Patrick Corbin
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The New York Yankees can immediately upgrade their starting rotation by making free agent Patrick Corbin top priority.

The New York Yankees need to improve their starting rotation and Patrick Corbin should be the front office’s top target.

That’s quite a statement to make, especially this offseason. This year’s free agency class is headlined by the two top players in baseball, Bryce Harper and Manny Machado. Moreover, Clayton Kershaw is also part of this class.

Oh, I’m sorry. Correction. Kershaw was part of the class, but agreed to a three-year, $93 million extension with the Los Angeles Dodgers on Friday. Not only that, but MLB Network Radio host and former New York Mets GM Steve Phillips tweeted the Yankees would not pursue Bryce Harper. Phillips also added Machado and starting pitching would be the team’s priority.

Whether the Yankees should pursue Machado is another conversation and article entirely, but Phillips is on the mark. If he’s Robin Hood, he just split the arrow. Revamping the starting rotation needs to be the Yankees’, as he put it, Plan A.

That means putting Patrick Corbin on the front burner and in power-boil mode. If 2018 is any indication, the results will speak for themselves.

Doing work in the desert

Patrick Corbin very quietly became a solid left-handed starter for the Arizona Diamondbacks for six seasons starting in 2012. He posted a 3.80 ERA his first two years in the league and logged 315.1 innings. That’s a lot for someone who turned 24 in June 2013, so it’s not a shock Corbin wound up missing 2014 with Tommy John surgery.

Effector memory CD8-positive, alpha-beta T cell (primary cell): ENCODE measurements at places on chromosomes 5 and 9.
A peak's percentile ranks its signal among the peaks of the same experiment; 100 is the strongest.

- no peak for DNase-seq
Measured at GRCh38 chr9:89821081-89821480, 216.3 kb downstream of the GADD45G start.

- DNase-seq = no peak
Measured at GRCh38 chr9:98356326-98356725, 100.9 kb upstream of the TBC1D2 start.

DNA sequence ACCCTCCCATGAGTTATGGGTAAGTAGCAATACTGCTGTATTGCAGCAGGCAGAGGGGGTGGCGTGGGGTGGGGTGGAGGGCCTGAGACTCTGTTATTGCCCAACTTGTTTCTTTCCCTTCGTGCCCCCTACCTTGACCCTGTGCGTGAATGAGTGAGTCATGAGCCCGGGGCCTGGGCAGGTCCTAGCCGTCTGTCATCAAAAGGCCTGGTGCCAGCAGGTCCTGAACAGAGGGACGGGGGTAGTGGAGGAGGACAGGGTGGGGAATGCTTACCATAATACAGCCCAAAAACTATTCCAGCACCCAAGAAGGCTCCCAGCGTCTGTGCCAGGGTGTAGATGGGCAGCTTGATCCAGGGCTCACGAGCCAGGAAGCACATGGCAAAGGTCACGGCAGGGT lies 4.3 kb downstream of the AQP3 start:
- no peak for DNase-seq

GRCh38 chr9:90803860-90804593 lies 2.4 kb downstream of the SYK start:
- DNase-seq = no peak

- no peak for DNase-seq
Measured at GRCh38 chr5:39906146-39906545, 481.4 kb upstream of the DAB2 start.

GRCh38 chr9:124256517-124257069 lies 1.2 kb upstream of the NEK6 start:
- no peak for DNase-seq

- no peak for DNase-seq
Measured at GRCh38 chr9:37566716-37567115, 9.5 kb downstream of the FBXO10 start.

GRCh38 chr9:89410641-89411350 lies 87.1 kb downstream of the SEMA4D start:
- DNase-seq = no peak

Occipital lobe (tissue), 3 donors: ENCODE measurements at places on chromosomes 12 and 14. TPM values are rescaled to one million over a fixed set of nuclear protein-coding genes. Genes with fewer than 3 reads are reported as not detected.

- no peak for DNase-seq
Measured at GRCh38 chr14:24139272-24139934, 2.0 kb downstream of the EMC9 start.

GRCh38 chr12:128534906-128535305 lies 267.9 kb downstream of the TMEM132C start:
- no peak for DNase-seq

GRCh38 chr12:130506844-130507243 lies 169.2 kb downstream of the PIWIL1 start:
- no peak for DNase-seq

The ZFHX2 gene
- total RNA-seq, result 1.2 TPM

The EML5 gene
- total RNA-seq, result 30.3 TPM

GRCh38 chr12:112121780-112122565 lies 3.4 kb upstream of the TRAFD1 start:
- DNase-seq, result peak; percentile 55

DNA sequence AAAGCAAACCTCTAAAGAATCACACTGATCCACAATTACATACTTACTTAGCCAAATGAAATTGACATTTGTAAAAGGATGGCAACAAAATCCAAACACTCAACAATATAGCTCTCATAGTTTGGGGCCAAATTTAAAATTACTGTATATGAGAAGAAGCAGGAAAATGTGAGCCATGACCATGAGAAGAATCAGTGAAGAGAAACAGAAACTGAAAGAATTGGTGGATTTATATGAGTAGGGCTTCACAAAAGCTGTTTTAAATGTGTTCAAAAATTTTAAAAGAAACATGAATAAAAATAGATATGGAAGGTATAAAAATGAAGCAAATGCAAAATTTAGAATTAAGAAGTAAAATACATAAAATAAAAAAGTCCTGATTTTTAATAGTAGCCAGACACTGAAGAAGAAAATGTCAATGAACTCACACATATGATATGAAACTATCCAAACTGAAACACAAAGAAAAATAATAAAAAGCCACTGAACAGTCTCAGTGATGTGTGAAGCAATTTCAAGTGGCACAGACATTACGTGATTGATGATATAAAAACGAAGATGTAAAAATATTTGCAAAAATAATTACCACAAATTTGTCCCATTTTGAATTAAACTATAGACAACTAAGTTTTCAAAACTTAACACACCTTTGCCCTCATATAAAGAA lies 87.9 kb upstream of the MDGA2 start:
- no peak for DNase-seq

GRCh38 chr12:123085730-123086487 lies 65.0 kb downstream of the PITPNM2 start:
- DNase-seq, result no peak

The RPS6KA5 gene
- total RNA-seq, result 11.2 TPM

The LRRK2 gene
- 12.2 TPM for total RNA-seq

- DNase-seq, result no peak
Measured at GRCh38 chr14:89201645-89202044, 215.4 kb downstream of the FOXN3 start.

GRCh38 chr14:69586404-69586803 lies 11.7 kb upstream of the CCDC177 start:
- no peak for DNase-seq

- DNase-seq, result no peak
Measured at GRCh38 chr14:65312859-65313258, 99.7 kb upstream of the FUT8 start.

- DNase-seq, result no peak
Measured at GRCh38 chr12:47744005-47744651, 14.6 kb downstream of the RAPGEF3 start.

Corbin returned in July 2015 and the next two-and-a-half seasons produced mixed results. He went 6-5 with a 3.60 ERA upon his return but regressed to going 5-13 with a 5.35 ERA in 2016. Corbin was so ineffective that year, he actually lost his place in the rotation. He rebounded in going 14-13 with a 4.03 ERA in 2017, but one thing looked certain. Corbin was not ace material. Sure, his bad 2016 could be chalked up to his hard contact rate jumping seven points to 38.5 percent, but he had yet to produce ace numbers.

Well, Corbin turned a corner in 2018. The lanky lefty posted a career-best 3.15 ERA with respective FIP and xFIP of 2.47 and 2.61. This means for every home run allowed, strikeout, and walk he had, he pitched with the effectiveness of a pitcher with a mid-twos ERA.

What happened?

How did Patrick Corbin become such a different pitcher? Well, there are multiple answers to that question. Per Fangraphs, he threw his fastball a career-low 48.6 percent of the time and increased his slider use from 38 percent to 41.3 percent.

Corbin also got hitters to swing at 38 percent of his pitches thrown out of the zone. A career-high 15.6 percent of his strikes thrown came via swing and a miss. Naturally, this led to him posting a career-high K/9 of 11.07. He struck out 246 hitters in just 200 innings of work.